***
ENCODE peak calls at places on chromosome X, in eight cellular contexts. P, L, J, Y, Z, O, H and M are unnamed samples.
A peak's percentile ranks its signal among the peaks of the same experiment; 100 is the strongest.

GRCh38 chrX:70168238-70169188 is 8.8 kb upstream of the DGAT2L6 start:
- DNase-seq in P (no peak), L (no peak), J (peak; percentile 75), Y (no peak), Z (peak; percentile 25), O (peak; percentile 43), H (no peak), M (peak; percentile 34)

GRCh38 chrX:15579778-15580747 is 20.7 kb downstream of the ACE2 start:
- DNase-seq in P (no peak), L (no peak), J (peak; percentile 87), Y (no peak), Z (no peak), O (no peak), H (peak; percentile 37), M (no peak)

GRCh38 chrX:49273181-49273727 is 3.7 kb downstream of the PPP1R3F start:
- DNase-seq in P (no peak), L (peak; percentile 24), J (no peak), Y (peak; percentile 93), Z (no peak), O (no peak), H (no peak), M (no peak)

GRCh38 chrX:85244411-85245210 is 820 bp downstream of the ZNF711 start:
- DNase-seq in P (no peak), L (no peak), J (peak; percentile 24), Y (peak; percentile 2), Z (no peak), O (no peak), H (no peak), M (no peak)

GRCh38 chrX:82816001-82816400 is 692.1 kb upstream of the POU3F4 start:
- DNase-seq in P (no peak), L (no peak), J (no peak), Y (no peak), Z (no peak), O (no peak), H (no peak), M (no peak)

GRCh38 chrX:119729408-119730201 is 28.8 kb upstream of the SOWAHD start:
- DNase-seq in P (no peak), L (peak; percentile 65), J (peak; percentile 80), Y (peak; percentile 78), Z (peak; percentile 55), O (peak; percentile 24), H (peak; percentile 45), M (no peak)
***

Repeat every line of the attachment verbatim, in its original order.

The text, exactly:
ENCODE peak calls at places on chromosome X, in eight cellular contexts. P, L, J, Y, Z, O, H and M are unnamed samples.
A peak's percentile ranks its signal among the peaks of the same experiment; 100 is the strongest.

GRCh38 chrX:70168238-70169188 is 8.8 kb upstream of the DGAT2L6 start:
- DNase-seq in P (no peak), L (no peak), J (peak; percentile 75), Y (no peak), Z (peak; percentile 25), O (peak; percentile 43), H (no peak), M (peak; percentile 34)

GRCh38 chrX:15579778-15580747 is 20.7 kb downstream of the ACE2 start:
- DNase-seq in P (no peak), L (no peak), J (peak; percentile 87), Y (no peak), Z (no peak), O (no peak), H (peak; percentile 37), M (no peak)

GRCh38 chrX:49273181-49273727 is 3.7 kb downstream of the PPP1R3F start:
- DNase-seq in P (no peak), L (peak; percentile 24), J (no peak), Y (peak; percentile 93), Z (no peak), O (no peak), H (no peak), M (no peak)

GRCh38 chrX:85244411-85245210 is 820 bp downstream of the ZNF711 start:
- DNase-seq in P (no peak), L (no peak), J (peak; percentile 24), Y (peak; percentile 2), Z (no peak), O (no peak), H (no peak), M (no peak)

GRCh38 chrX:82816001-82816400 is 692.1 kb upstream of the POU3F4 start:
- DNase-seq in P (no peak), L (no peak), J (no peak), Y (no peak), Z (no peak), O (no peak), H (no peak), M (no peak)

GRCh38 chrX:119729408-119730201 is 28.8 kb upstream of the SOWAHD start:
- DNase-seq in P (no peak), L (peak; percentile 65), J (peak; percentile 80), Y (peak; percentile 78), Z (peak; percentile 55), O (peak; percentile 24), H (peak; percentile 45), M (no peak)